Lord Falconer has unfinished business at the Thames Gateway – but given the recession, axed transport projects and scant progress since he worked on the scheme six years ago, can even this ‘heavy hitter’ get things rolling?

At 5pm on 12 June 2003, Charles Falconer – the then housing and regeneration minister – was chairing a meeting of the Thames Gateway Strategic Partnership when he was interrupted by his assistant telling him he’d got a call – from the prime minister. “Excuse me,” he said to the ministers and council leaders, “I’ll be back in a few minutes.” But he never returned. By the time he next sat down, he was lord chancellor of the UK, swapping regeneration for radical reform of the British constitution.

It has taken six years for Falconer – officially Baron Falconer of Thoroton – to pick up where he left off. Last month, he engineered the relaunch of the Thames Gateway London Partnership (TGLP), a pressure group he chairs that represents the London boroughs inside the Gateway to the national and London governments. Meeting on the eve of the relaunch, he says: “There’s a sense I have of unfinished business.”

Unfinished business is an appropriate term for the Gateway. The scheme to build 160,000 homes and create 225,000 jobs in a corridor starting at east London and ending on the Kent and Essex coasts has never looked more difficult. With transport projects cancelled, housebuilding devastated by the recession, and a London mayor who looks ambivalent at best towards the whole idea, it’s hard to see why revisiting his old stomping ground was a welcome prospect. So why is he back?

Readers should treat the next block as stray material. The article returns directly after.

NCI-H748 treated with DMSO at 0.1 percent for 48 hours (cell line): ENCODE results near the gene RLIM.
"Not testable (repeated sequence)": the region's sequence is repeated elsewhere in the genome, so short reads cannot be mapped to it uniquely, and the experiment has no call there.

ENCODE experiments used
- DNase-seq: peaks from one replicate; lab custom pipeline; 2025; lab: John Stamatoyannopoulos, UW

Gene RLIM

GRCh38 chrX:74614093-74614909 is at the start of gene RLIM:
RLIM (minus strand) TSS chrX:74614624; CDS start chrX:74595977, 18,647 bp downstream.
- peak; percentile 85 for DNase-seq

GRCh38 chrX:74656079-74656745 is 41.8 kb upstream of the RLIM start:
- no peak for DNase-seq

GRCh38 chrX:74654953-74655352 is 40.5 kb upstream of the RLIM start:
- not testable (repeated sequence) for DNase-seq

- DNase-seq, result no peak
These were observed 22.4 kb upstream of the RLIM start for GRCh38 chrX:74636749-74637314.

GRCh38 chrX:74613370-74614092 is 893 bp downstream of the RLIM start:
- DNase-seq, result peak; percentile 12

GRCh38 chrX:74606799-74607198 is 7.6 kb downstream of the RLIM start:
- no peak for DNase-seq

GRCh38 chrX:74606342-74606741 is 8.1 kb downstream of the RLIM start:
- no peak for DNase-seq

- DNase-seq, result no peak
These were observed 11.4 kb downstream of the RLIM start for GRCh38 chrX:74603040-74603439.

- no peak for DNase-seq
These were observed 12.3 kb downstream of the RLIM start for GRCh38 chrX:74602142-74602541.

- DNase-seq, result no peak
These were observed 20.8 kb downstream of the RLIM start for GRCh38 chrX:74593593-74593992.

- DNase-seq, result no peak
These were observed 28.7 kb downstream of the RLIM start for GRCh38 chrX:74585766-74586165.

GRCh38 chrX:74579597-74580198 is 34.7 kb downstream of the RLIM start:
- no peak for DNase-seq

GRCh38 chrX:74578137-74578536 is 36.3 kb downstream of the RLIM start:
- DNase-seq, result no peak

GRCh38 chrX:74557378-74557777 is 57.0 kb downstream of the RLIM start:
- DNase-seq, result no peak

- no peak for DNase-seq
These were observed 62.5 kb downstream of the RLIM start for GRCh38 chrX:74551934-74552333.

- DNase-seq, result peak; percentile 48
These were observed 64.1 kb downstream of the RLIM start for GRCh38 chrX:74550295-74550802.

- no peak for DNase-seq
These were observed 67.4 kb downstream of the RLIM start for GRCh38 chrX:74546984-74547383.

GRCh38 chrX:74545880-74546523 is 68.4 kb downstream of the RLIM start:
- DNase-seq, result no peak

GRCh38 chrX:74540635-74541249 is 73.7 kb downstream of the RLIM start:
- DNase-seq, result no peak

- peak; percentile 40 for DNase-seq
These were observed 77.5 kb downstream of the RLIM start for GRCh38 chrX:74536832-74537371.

Political heavyweight

Falconer is a man with many skills to bring to the table. A lawyer by profession, his day job is at the Dickensian-sounding firm Gibson, Dunn & Crutcher. Indeed, it was while working as a young barrister in Wandsworth in the seventies that he shared a flat with friend and future prime minister Tony Blair.

At the end of last year, Falconer was approached by the TGLP to return to the Gateway. “I leapt at the chance,” he says. Why? “The Millennium Dome, the Thames Gateway and housing were the areas, almost of anything I did in government, where I saw the most opportunities for real progress. An area where I felt I could make a difference. I was very keen to get back.”